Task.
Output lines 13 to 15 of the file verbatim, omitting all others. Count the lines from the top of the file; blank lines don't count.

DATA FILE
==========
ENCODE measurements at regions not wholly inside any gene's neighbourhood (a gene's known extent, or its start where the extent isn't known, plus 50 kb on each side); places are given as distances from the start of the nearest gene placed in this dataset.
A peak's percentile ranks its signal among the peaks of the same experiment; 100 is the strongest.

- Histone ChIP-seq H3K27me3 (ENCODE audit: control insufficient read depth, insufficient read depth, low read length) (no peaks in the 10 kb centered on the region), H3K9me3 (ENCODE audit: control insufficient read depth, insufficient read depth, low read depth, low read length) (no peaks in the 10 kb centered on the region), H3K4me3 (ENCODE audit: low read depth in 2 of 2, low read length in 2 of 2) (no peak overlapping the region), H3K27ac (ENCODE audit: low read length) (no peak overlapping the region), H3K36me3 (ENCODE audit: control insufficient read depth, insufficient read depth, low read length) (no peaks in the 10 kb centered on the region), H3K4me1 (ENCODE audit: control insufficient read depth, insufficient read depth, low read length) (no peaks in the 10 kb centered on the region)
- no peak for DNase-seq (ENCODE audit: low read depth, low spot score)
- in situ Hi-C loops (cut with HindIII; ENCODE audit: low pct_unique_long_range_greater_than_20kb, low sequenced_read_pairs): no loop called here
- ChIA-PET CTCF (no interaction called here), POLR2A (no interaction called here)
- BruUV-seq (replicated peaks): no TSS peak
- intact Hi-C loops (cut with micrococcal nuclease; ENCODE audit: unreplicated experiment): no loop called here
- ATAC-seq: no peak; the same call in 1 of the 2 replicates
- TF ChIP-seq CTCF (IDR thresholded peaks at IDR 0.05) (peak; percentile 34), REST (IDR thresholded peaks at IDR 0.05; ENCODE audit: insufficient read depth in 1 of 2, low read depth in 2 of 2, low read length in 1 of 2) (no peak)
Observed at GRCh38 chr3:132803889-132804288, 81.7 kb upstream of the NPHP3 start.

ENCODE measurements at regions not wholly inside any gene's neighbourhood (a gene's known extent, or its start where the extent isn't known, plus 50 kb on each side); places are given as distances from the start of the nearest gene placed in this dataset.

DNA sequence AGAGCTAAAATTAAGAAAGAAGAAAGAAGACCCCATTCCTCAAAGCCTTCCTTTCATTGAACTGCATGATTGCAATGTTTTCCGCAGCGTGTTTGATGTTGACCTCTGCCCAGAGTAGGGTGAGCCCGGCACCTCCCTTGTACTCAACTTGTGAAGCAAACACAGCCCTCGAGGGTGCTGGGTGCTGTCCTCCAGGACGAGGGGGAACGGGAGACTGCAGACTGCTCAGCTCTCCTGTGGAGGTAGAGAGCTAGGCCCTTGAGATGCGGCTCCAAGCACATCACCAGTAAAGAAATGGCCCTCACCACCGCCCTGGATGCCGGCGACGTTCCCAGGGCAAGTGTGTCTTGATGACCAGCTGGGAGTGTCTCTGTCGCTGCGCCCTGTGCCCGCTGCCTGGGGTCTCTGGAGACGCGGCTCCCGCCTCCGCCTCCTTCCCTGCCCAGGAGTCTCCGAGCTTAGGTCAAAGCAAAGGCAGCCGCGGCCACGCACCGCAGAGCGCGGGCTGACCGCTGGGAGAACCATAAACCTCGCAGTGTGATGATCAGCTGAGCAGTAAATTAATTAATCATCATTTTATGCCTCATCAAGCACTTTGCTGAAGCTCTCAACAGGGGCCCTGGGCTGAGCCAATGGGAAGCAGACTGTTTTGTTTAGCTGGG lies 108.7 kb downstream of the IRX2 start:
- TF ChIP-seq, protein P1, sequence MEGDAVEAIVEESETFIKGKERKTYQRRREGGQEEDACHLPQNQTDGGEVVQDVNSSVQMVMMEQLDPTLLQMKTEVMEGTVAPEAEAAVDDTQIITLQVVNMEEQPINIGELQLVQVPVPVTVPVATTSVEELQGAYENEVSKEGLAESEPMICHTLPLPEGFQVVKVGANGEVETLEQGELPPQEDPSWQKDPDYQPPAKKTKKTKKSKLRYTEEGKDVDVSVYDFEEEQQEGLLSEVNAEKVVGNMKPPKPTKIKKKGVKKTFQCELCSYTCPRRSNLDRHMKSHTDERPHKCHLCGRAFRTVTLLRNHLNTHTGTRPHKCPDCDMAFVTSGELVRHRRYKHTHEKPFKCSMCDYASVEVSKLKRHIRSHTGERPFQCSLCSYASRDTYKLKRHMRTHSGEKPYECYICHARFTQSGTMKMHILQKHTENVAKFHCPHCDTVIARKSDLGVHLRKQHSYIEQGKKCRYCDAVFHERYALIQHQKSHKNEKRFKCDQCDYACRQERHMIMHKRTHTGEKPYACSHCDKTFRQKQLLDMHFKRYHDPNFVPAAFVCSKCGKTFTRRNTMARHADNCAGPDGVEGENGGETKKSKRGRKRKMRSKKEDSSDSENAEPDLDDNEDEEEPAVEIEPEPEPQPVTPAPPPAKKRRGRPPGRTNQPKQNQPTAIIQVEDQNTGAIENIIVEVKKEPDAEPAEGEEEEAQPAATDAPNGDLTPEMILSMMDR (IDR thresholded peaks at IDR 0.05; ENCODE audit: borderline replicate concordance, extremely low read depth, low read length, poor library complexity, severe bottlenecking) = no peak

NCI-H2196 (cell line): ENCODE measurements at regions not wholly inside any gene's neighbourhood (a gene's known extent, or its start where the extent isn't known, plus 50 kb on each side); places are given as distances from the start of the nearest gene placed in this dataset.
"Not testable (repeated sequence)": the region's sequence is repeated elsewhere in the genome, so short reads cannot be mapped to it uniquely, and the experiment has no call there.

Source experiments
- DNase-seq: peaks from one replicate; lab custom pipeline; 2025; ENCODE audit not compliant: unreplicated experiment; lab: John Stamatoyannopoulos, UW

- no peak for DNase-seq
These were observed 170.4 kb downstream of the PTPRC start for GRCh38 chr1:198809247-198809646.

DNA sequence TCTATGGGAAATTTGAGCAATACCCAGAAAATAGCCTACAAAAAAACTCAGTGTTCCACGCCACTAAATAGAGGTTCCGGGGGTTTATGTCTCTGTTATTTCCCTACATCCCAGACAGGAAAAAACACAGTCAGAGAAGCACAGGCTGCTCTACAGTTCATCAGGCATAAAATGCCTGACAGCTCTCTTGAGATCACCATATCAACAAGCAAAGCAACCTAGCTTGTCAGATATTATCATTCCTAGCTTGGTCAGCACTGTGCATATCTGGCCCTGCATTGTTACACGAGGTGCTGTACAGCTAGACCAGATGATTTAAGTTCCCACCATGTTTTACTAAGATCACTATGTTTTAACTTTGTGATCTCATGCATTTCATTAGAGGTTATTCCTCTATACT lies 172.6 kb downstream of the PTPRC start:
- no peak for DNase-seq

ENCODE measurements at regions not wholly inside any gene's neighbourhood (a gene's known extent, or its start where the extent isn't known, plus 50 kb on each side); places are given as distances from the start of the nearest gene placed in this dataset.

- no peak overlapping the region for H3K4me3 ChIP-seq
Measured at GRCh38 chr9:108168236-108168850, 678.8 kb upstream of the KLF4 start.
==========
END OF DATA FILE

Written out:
DNA sequence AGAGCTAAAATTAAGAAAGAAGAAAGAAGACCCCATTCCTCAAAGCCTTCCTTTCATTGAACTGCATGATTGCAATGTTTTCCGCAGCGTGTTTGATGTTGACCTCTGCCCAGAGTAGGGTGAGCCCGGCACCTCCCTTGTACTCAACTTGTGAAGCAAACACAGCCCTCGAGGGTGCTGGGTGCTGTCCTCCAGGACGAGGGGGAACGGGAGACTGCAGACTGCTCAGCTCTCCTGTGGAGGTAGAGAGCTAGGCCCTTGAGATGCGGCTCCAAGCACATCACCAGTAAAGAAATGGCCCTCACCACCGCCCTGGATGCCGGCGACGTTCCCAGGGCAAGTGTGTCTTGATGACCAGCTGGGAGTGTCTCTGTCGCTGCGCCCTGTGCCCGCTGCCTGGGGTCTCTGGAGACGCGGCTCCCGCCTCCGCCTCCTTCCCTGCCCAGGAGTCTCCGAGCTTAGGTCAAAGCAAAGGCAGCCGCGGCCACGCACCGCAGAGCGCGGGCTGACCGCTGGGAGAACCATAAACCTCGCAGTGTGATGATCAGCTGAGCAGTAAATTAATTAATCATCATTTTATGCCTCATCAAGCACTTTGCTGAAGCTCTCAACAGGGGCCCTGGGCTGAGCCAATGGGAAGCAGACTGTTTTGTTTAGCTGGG lies 108.7 kb downstream of the IRX2 start:
- TF ChIP-seq, protein P1, sequence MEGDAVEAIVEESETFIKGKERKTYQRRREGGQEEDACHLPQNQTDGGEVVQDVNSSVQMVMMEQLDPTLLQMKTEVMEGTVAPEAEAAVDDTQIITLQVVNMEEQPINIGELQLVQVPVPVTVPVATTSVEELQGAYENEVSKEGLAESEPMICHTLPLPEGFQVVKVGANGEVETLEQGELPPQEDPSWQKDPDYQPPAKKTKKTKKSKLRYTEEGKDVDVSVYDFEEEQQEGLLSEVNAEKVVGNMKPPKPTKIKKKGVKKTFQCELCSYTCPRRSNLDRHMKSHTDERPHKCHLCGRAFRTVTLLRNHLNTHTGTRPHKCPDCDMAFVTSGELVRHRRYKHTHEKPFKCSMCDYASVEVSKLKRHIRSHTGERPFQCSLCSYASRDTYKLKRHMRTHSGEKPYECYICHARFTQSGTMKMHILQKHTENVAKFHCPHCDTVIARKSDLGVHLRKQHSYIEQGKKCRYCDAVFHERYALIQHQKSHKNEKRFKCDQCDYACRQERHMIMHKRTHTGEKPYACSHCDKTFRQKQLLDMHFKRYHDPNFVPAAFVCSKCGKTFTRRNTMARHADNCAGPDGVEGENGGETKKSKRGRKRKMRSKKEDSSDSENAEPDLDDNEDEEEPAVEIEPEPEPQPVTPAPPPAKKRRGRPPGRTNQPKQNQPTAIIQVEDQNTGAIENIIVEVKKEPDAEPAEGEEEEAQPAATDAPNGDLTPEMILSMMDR (IDR thresholded peaks at IDR 0.05; ENCODE audit: borderline replicate concordance, extremely low read depth, low read length, poor library complexity, severe bottlenecking) = no peak

NCI-H2196 (cell line): ENCODE measurements at regions not wholly inside any gene's neighbourhood (a gene's known extent, or its start where the extent isn't known, plus 50 kb on each side); places are given as distances from the start of the nearest gene placed in this dataset.